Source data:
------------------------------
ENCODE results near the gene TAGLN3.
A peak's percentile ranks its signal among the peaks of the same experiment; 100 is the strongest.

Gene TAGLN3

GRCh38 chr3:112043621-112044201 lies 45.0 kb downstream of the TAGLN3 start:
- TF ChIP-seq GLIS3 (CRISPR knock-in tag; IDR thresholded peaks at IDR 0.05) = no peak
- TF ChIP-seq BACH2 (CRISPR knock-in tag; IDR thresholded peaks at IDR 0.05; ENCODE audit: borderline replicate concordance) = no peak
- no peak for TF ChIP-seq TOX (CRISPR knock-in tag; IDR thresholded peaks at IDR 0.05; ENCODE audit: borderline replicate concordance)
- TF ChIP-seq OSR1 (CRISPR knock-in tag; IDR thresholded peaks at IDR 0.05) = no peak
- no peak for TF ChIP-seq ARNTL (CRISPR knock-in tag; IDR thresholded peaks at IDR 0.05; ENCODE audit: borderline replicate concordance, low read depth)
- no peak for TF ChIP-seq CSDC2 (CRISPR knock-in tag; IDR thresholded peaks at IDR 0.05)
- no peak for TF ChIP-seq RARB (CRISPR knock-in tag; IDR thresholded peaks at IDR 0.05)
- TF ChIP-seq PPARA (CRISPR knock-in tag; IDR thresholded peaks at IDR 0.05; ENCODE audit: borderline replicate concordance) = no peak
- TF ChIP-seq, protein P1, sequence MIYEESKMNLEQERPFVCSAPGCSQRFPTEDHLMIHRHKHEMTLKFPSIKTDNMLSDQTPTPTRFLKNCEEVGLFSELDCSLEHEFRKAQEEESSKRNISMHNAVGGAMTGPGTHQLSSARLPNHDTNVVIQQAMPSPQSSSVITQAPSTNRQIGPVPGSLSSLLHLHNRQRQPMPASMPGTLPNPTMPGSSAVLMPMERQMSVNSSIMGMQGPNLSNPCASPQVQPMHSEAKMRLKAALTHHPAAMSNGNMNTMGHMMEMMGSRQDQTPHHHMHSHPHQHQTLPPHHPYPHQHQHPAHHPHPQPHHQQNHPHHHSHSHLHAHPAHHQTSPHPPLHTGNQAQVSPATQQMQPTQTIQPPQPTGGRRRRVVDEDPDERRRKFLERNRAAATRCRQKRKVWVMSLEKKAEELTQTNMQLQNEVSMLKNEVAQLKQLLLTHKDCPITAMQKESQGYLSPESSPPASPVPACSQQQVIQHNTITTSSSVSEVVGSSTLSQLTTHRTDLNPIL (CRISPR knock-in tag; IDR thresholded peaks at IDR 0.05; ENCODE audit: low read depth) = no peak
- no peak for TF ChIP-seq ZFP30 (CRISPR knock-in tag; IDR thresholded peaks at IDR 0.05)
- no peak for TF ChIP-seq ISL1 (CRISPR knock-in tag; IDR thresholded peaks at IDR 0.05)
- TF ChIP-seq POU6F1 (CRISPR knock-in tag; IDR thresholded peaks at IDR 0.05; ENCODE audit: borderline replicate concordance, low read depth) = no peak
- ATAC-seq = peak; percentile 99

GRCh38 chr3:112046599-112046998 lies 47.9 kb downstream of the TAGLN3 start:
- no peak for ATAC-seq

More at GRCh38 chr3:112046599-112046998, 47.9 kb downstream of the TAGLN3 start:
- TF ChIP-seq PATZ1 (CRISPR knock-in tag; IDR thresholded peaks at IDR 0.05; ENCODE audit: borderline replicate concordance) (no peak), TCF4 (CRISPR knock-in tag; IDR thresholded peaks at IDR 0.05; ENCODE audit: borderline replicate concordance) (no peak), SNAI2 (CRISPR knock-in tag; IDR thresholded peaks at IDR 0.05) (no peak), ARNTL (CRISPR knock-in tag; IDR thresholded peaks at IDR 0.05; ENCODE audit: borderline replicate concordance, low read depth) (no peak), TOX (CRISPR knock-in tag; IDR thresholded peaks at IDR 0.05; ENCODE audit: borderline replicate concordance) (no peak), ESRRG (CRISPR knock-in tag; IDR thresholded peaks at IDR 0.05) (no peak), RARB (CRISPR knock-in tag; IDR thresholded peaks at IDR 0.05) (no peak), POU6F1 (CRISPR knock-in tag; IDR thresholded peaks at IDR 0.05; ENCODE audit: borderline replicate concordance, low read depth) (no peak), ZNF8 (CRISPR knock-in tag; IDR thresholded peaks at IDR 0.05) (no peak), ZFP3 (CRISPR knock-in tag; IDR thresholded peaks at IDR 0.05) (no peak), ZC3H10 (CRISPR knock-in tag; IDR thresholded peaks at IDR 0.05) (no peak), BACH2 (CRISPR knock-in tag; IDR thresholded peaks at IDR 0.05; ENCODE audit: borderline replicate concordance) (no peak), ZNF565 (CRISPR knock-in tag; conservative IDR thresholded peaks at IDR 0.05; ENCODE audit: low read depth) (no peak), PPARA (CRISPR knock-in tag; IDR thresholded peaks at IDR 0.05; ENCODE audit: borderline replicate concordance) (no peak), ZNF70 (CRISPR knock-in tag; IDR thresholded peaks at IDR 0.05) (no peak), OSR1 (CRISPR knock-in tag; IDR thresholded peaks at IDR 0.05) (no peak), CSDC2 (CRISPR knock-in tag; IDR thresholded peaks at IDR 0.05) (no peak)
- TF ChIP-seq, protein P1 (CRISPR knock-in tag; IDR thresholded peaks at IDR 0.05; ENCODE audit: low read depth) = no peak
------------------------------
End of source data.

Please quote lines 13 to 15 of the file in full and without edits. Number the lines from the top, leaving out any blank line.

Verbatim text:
- TF ChIP-seq, protein P1, sequence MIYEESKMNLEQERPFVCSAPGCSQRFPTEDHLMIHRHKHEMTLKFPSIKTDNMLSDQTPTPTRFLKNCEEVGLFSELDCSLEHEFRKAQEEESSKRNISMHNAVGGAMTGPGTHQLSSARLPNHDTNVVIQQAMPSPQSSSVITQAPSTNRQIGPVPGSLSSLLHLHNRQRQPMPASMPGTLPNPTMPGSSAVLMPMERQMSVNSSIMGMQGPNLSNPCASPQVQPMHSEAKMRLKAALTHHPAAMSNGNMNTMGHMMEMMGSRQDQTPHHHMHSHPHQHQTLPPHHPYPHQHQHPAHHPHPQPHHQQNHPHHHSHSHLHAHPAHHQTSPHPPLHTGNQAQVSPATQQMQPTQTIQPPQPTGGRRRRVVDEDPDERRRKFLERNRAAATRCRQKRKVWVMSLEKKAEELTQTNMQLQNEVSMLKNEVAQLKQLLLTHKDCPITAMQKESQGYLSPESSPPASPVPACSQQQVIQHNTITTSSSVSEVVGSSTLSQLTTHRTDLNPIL (CRISPR knock-in tag; IDR thresholded peaks at IDR 0.05; ENCODE audit: low read depth) = no peak
- no peak for TF ChIP-seq ZFP30 (CRISPR knock-in tag; IDR thresholded peaks at IDR 0.05)
- no peak for TF ChIP-seq ISL1 (CRISPR knock-in tag; IDR thresholded peaks at IDR 0.05)